Keeping Your Child Safe At School

Safe at schoolby Jill Weissberg-Benchell, Ph.D., CDE

To help keep your child safe at school and to secure your own peace of mind, be aware of the laws that exist to protect your child. If you know what to expect from the school staff, you can make sure everyone is operating on the same page.

There are three federal laws that address the school's responsibilities to help students with diabetes:

•    Americans With Disabilities Act (ADA)
•    Individuals with Disabilities Education Act (IDEA)
•    Section 504 of the Rehabilitation Act (Section 504)

The Americans with Disabilities Act (ADA) makes it illegal to discriminate against anyone who has a physical or mental disability in a variety of areas, including while your child is attending either public or some private schools. 

To be protected by the ADA, one must have a disability. A person with a disability is defined by the ADA as someone who has a physical or mental impairment that substantially limits one or more major life activities; a person who has a history or record of such an impairment; or a person who is perceived by others as having such an impairment. Diabetes is one of these conditions.

The Individuals with Disabilities Act (IDEA) requires public schools to be sure that all eligible children with disabilities have a free and appropriate public education in the least restrictive environment appropriate to their individual needs. IDEA requires public school systems to develop appropriate Individualized Education Programs (IEP's) for each child. The specific special education and related services outlined in each IEP reflect the individualized needs of each student.

IDEA also requires that specific procedures be followed in the development of the IEP. Each student's IEP must be developed by a team of people who know your child. It has to be reviewed once per year. The team usually includes the child's teacher, the school nurse, someone from the school administration, and sometimes the child is also included.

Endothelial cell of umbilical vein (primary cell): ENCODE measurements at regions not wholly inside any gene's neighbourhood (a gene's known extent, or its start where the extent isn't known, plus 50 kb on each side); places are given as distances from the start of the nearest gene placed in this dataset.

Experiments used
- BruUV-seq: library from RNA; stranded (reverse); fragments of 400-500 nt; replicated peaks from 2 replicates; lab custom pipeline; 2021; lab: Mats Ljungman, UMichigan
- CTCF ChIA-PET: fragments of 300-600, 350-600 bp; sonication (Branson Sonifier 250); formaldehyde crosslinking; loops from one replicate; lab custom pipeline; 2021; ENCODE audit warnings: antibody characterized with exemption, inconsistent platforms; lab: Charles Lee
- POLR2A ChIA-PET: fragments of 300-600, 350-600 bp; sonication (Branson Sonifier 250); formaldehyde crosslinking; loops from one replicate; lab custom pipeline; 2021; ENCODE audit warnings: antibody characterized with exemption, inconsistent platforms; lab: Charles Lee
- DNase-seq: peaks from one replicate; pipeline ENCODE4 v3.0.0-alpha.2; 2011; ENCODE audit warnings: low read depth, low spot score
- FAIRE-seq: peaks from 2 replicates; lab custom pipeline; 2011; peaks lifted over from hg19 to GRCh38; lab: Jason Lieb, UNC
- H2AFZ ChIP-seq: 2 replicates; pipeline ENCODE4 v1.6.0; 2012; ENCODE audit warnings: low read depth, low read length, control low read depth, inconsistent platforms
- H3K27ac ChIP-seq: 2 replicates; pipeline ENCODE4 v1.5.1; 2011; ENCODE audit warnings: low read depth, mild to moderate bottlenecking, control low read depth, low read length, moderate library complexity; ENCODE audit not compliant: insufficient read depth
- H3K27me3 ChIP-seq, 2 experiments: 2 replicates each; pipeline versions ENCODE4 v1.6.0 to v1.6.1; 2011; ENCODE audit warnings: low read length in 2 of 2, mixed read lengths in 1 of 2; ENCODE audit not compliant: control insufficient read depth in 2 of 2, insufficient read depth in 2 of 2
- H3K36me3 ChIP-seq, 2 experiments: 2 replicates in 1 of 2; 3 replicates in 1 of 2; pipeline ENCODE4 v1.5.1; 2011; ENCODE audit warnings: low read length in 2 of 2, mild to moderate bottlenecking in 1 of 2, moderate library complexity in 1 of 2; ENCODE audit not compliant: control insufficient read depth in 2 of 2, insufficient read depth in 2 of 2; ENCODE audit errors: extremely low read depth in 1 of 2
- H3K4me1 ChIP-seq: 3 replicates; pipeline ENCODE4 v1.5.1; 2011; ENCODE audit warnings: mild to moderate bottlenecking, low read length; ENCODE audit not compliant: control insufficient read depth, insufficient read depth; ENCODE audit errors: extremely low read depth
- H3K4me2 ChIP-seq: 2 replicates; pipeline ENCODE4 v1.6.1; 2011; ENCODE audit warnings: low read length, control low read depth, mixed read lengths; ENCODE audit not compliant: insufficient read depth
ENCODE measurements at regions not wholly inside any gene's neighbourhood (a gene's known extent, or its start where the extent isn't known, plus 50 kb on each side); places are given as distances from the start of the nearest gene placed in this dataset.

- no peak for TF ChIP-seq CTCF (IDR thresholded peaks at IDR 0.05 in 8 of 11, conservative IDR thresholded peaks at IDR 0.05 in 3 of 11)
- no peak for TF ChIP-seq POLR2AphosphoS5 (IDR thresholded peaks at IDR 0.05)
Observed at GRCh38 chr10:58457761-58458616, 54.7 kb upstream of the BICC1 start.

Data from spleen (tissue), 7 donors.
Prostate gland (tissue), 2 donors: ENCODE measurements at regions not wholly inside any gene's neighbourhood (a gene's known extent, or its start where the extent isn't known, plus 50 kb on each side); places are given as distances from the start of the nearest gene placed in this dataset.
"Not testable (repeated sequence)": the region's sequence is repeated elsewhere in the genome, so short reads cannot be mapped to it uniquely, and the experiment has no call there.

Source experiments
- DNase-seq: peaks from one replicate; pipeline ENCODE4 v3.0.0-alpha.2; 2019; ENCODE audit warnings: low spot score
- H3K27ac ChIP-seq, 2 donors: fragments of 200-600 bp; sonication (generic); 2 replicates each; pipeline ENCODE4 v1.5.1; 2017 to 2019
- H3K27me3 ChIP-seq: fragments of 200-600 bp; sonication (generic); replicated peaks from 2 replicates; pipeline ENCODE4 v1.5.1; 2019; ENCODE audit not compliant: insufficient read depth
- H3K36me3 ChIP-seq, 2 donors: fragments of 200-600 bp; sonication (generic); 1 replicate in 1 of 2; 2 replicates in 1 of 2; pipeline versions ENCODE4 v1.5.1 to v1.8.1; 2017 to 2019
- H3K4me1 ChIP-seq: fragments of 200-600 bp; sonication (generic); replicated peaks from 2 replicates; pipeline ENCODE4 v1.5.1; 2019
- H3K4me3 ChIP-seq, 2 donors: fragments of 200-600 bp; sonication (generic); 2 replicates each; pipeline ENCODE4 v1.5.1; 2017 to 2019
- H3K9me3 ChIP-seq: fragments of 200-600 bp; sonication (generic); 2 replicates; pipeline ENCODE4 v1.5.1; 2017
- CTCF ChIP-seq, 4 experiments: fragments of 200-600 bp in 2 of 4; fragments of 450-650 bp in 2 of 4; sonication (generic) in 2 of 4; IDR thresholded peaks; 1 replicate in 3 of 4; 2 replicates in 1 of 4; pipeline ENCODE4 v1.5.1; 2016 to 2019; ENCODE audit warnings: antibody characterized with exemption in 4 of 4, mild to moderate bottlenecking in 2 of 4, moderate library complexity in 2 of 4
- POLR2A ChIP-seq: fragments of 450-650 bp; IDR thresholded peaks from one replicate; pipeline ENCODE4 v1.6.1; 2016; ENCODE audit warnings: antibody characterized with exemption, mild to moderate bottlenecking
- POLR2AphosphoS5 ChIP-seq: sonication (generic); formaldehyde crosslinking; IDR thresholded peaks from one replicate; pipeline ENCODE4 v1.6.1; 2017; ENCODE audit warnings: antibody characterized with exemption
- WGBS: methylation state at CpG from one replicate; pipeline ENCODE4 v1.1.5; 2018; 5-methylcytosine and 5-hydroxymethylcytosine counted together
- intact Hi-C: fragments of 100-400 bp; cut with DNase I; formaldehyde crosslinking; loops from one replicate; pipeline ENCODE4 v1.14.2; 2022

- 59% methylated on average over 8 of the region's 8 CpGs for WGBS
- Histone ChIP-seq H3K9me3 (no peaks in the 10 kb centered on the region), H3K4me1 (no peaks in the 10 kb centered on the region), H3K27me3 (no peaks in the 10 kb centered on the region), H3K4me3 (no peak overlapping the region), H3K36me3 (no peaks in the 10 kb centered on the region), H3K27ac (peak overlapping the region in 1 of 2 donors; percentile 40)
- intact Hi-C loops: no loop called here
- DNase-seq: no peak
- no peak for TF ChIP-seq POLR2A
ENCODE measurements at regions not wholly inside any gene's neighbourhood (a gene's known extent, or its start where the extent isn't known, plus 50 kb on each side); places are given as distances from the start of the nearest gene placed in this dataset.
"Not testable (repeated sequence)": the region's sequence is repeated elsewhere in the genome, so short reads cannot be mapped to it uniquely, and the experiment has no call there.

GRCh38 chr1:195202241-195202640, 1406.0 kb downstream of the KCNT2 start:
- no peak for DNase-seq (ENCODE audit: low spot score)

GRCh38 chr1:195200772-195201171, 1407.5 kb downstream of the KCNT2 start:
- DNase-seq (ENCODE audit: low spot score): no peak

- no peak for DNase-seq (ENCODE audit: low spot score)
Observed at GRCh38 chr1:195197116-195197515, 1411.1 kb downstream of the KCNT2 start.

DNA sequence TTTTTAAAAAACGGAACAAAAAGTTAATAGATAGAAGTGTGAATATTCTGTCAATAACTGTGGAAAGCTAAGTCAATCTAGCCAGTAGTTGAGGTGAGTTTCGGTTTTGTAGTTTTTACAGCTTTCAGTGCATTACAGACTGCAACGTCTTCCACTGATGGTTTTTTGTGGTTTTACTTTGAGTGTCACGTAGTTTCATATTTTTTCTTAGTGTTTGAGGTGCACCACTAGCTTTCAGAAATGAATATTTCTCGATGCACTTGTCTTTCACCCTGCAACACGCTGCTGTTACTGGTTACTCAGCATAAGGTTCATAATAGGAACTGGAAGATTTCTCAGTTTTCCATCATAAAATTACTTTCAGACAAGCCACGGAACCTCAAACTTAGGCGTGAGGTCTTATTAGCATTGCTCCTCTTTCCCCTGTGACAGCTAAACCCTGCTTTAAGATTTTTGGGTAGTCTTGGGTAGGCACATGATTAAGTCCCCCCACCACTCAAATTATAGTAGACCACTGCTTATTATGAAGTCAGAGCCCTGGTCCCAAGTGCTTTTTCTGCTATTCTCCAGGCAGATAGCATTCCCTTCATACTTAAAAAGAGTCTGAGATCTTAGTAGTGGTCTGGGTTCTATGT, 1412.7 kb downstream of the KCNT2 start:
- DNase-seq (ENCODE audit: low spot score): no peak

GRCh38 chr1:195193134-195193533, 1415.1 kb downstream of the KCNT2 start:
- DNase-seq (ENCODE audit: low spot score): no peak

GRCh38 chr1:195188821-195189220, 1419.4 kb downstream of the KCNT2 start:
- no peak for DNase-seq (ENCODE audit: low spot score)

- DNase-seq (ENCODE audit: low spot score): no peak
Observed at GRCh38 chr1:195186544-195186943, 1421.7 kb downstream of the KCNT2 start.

The IEP often includes a specific educational program designed to meet the unique needs of a child. Information about a child's current school functioning, annual goals, special education or related services, accommodations, participation in standardized testing, and ways to measure progress is often included in an IEP.

If parents disagree with the proposed IEP, they can request a due process hearing and a review from the State educational agency if applicable in that state. They also can appeal the State agency's decision to State or Federal court.

The Rehabilitation Act prohibits discrimination on the basis of disability in programs conducted by Federal agencies; in programs receiving Federal financial assistance; in Federal employment; and in the employment practices of Federal contractors. Section 504 of the rehabilitation act states that "no qualified individual with a disability in the United States shall be excluded from, denied the benefits of, or be subjected to discrimination under" any program or activity that either receives Federal financial assistance or is conducted by any Executive agency or the United States Postal Service. For children with diabetes, a 504 plan is a document that makes sure that your child will be treated fairly at school. Some examples of things children with diabetes may need in their 504 plan include: being able to check blood sugars before a test, being able to treat a low in the classroom, and being able to go the bathroom when needed.

IEP's and 504 plans are different. A 504 plan modifies a student's regular education program in a regular classroom setting. Often children with IEP's receive different educational services that include special educational settings. Students with IEP's are entitled to additional protections and services offered by 504 plans.
The safe at schools section of the American Diabetes Association website ( has terrific examples of 504 plans for children with diabetes. Similarly, there are great examples of 504 plans on the website:

For information, contact:
U.S. Department of Justice?Civil Rights Division?950 Pennsylvania Avenue, N.W.?Disability Rights Section - NYAV?Washington, D.C. 20530

Office of Special Education and Rehabilitative Services?U.S. Department of Education?400 Maryland Avenue, S.W.?Washington, D.C. 20202-7100

Individuals with Disabilities Education Act

Last Modified Date: July 22, 2014

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by Brenda Bell
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